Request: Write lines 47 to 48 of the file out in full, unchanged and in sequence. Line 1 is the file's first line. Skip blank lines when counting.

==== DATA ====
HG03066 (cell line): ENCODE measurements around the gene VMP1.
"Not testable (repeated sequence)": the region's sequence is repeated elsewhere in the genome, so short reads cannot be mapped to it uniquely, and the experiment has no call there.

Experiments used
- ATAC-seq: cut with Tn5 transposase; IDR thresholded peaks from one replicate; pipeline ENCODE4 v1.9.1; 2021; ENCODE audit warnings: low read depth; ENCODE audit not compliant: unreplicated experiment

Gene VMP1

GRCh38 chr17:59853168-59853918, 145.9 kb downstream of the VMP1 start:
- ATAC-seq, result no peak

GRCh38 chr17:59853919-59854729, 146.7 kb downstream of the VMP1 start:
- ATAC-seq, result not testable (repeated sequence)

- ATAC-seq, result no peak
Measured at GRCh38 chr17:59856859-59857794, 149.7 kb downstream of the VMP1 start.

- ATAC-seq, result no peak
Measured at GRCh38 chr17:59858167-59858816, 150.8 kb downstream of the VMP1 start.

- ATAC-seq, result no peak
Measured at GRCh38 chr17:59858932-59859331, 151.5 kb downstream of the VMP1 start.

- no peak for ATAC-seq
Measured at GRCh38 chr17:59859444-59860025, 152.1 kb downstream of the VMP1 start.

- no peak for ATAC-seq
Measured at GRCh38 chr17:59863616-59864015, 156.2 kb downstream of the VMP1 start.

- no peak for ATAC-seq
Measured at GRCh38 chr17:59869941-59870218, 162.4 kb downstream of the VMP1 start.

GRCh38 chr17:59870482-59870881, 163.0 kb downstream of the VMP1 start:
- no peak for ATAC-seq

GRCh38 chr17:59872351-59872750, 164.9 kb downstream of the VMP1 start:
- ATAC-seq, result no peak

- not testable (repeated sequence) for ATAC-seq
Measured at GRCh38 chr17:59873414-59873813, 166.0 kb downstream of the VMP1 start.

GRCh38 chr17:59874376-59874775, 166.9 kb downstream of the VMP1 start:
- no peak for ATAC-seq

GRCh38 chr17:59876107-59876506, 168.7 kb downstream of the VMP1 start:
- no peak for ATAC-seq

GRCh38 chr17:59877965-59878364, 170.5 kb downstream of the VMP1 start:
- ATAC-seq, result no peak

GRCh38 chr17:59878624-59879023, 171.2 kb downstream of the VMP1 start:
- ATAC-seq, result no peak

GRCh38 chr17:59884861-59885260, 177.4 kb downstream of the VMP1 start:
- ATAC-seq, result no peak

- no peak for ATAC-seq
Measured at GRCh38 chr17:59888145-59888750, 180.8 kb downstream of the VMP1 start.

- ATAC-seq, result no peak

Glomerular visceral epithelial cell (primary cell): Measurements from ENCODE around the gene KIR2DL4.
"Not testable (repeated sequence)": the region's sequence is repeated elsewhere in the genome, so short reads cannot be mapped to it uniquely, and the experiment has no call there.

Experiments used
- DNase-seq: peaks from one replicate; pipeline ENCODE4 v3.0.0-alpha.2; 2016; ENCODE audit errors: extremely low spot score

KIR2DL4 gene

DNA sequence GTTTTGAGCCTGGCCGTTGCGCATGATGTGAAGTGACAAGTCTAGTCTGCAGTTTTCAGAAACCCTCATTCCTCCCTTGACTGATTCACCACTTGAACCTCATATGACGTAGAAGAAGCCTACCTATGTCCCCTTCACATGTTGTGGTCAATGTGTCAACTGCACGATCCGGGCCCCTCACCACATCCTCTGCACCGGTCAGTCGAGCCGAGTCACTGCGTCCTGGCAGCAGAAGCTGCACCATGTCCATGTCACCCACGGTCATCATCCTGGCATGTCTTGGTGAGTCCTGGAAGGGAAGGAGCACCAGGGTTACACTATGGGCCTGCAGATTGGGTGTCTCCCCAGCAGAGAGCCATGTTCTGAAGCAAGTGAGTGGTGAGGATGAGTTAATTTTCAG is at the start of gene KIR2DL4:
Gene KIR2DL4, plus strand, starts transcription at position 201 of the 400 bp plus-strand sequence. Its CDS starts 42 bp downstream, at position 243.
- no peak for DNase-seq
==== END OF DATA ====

Gene KIR2DL4, plus strand, starts transcription at position 201 of the 400 bp plus-strand sequence. Its CDS starts 42 bp downstream, at position 243.
- no peak for DNase-seq